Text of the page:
Please note: Some of the content on this page was published prior to the launch of Creative Australia and references the Australia Council. Read more.

Creating a puppetry revolution in a digital world

Nov 24, 2022

Image: Anthem Anthem Revolution. Credit: Terrapin/Peter Mathew.

When puppetry company Terrapin was invited to pitch a work for the 2022 Commonwealth Games in Birmingham, it was presented with quite a conundrum.

How would they make a work that brings together their core medium of puppetry with sport, whilst remaining sensitive to the inherent colonialism and nationalism that underpins such a spectacle?

Well that was obvious. They’d get audiences to battle a table tennis robot for a chance to replace Australia’s national anthem with one written by children in collaboration with a Tasmanian Aboriginal rapper of course.

Terrapin is one of Australia’s longest running puppetry companies, based in nipaluna (Hobart), Tasmania. Like many contemporary puppeteers, they are facing complex decisions about what technologies to weave into their practices, how to integrate them and why, while staying true to the traditions of their artform. In making experimental work in schools, public spaces, theatres and increasingly, aged care settings, they are navigating the boundaries of puppetry, robotics, animation and gaming to explore some of the bigger conversations of our time – in this case, sport and national identity.

Anthem Anthem Revolution was born from a series of workshops with Tasmanian children, exploring their hopes and dreams for Australia and how these are represented in a national anthem. They recorded a series of key words generated from these workshops that were brought together into lyrics by Tasmanian Aboriginal rapper Denni for a new anthem composed by Thomas Rimes and recorded by the Tasmanian Symphony Orchestra.

Audiences then had to earn the right to hear it. Systems designer Dylan Sheridan integrated the elements of the new anthem to be triggered by people competing against a table tennis robot, a kind of play on the infamous Dance Dance Revolution craze, as Artistic Director Sam Routledge explains.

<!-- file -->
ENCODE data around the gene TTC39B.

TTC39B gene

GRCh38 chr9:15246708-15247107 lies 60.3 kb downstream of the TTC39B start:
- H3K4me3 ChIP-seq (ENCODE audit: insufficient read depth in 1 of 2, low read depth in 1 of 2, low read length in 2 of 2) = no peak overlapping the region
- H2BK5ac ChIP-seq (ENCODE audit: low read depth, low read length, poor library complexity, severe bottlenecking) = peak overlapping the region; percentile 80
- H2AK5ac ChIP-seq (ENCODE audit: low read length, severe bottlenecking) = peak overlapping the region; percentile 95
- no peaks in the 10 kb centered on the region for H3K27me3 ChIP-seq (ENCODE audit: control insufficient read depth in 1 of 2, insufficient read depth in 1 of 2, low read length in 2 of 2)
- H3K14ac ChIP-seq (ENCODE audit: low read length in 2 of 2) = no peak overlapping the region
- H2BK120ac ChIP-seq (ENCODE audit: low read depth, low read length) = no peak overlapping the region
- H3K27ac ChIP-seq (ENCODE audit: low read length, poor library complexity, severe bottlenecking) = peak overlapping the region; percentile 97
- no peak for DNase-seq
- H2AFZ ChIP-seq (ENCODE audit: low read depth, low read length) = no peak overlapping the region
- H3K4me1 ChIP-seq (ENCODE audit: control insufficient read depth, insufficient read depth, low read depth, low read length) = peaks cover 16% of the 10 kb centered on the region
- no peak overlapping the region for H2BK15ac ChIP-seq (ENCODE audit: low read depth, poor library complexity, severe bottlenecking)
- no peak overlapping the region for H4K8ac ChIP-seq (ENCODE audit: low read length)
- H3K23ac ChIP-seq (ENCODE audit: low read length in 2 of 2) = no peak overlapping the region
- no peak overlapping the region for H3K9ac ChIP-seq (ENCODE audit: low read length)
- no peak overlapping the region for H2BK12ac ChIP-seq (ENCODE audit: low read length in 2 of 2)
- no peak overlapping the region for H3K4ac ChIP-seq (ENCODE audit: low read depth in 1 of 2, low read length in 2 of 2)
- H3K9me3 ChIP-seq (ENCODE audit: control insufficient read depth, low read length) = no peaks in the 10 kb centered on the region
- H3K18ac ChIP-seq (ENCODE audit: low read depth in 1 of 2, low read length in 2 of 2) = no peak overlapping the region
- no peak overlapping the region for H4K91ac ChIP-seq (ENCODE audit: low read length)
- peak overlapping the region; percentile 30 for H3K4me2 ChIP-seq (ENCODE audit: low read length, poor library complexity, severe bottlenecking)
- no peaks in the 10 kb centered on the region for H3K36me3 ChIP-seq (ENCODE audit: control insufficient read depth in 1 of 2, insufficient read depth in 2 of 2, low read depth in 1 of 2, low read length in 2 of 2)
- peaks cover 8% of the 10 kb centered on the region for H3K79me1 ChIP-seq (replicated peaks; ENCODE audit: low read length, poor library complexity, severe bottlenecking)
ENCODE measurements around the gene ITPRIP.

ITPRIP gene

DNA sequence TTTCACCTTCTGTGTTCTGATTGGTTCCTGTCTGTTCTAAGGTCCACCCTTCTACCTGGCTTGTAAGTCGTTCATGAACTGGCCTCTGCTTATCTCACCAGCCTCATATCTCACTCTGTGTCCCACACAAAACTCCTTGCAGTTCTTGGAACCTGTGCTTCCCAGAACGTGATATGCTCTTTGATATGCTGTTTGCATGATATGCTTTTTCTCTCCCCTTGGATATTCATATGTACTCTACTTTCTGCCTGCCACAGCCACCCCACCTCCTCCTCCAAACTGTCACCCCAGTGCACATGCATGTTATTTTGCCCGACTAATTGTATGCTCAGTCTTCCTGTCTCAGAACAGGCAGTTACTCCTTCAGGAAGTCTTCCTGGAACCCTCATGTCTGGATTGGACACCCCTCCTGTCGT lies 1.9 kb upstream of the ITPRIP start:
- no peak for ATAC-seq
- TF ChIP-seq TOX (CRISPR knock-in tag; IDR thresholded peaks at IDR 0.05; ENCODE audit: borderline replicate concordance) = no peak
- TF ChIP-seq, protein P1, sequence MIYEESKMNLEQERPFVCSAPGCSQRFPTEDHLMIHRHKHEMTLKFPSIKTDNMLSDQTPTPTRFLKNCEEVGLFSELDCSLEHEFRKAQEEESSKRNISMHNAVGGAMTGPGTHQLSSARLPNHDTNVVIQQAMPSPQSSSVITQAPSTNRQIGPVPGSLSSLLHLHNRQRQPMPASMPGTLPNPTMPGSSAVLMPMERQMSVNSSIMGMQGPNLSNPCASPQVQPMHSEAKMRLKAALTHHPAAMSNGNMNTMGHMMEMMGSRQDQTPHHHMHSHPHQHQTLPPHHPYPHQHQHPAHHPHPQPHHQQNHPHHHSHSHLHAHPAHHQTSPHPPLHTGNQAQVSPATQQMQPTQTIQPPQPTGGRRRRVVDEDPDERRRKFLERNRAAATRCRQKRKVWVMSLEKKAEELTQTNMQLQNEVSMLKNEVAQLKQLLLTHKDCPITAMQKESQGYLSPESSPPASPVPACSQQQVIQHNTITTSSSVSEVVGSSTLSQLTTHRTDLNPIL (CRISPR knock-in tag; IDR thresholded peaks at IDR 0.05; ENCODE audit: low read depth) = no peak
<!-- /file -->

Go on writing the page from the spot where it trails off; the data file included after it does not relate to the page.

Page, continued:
“Audience participants would approach the table tennis table with a bat which is wired into a computer. A robot arm shoots out balls and whenever they hit the ball, they would hear a child’s voice saying a word like ‘hope’, ‘dreams’, or ‘diversity’. Every successful hit would also trigger a light on an LED strip, a kind of scoreboard. The more balls you return successfully, the more lights you’ve got on the strip. And if you completed the strip and a bonus stage, then you would hear the new anthem. Top scores were collected and shared online.”

Image: Anthem Anthem Revolution in development. Credit: Terrapin/Peter Mathew

So is a robot a puppet? While the boundaries are blurred, Sam argues that the table tennis robot arm is indeed a puppet.

“A puppet is normally directly controlled live by a human,” he said. “While the robot is pre-programmed, human decision making is still at the centre of the puppet’s behaviour. It is programmed very specifically to behave in a very specific way.”

In this sense, it has no decision-making autonomy or ability to learn, which a robot might.

“The digital is enslaved to the analogue,” Sam said. “And despite all of these technological elements within this work, the player is actually having an almost entirely physical experience. The digital elements are always working for the analogue experience.”

It’s a principle that is increasingly defining how Terrapin is approaching the integration of digital technologies throughout their body of work.

A new digital puppetry philosophy

Puppetry has always had something inherently digital deep within its DNA.